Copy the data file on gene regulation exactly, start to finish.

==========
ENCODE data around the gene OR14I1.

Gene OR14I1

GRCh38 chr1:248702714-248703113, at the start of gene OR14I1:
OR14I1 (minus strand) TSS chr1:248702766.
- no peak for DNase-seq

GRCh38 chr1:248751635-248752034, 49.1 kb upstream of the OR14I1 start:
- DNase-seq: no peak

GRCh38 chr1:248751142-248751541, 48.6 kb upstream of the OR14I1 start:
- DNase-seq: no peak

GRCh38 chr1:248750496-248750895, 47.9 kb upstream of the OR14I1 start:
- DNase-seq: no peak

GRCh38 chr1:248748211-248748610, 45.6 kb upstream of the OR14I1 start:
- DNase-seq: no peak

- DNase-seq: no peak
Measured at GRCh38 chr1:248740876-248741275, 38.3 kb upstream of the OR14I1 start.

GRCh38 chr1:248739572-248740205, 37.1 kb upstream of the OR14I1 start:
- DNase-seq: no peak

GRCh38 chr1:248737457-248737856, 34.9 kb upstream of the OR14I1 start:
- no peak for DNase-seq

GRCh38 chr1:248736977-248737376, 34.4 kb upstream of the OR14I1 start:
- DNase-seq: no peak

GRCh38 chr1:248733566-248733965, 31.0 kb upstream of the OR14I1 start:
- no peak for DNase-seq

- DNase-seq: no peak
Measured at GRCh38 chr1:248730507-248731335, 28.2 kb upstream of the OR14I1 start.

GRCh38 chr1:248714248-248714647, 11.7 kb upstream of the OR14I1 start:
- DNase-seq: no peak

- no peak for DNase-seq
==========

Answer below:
ENCODE data around the gene OR14I1.

Gene OR14I1

GRCh38 chr1:248702714-248703113, at the start of gene OR14I1:
OR14I1 (minus strand) TSS chr1:248702766.
- no peak for DNase-seq

GRCh38 chr1:248751635-248752034, 49.1 kb upstream of the OR14I1 start:
- DNase-seq: no peak

GRCh38 chr1:248751142-248751541, 48.6 kb upstream of the OR14I1 start:
- DNase-seq: no peak

GRCh38 chr1:248750496-248750895, 47.9 kb upstream of the OR14I1 start:
- DNase-seq: no peak

GRCh38 chr1:248748211-248748610, 45.6 kb upstream of the OR14I1 start:
- DNase-seq: no peak

- DNase-seq: no peak
Measured at GRCh38 chr1:248740876-248741275, 38.3 kb upstream of the OR14I1 start.

GRCh38 chr1:248739572-248740205, 37.1 kb upstream of the OR14I1 start:
- DNase-seq: no peak

GRCh38 chr1:248737457-248737856, 34.9 kb upstream of the OR14I1 start:
- no peak for DNase-seq

GRCh38 chr1:248736977-248737376, 34.4 kb upstream of the OR14I1 start:
- DNase-seq: no peak

GRCh38 chr1:248733566-248733965, 31.0 kb upstream of the OR14I1 start:
- no peak for DNase-seq

- DNase-seq: no peak
Measured at GRCh38 chr1:248730507-248731335, 28.2 kb upstream of the OR14I1 start.

GRCh38 chr1:248714248-248714647, 11.7 kb upstream of the OR14I1 start:
- DNase-seq: no peak

- no peak for DNase-seq